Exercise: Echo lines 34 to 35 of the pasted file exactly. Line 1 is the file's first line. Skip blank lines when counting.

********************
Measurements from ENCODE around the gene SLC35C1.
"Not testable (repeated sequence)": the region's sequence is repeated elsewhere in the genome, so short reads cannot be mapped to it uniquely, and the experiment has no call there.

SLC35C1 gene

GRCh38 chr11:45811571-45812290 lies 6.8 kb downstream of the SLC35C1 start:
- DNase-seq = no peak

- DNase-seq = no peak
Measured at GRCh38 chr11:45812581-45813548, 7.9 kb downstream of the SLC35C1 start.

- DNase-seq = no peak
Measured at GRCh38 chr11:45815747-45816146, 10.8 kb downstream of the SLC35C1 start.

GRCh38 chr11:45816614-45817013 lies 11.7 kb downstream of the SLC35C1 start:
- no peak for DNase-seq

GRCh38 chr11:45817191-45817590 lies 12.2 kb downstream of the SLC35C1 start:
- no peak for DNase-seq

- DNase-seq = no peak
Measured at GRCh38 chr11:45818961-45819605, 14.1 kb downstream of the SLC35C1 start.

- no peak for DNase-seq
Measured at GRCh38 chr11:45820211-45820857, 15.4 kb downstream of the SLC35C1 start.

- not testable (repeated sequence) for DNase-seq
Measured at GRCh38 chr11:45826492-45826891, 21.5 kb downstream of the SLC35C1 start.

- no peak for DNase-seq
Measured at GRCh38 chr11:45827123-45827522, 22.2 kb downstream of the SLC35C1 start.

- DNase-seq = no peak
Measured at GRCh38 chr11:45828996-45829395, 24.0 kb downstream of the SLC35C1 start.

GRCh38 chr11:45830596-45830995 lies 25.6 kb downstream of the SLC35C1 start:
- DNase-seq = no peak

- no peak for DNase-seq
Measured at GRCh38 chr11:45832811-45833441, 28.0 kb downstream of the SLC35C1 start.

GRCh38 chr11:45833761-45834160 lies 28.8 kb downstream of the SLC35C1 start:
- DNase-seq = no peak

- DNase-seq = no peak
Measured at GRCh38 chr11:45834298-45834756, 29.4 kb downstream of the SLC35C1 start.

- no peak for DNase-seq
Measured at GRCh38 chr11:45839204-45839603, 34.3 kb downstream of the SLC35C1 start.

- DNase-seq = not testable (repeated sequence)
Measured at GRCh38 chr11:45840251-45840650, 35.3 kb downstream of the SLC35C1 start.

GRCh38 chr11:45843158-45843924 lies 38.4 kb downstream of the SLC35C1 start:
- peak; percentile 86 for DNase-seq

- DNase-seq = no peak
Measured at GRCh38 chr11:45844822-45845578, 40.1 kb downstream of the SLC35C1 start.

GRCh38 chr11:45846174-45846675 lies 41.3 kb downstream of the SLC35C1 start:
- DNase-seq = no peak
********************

- DNase-seq = not testable (repeated sequence)
Measured at GRCh38 chr11:45840251-45840650, 35.3 kb downstream of the SLC35C1 start.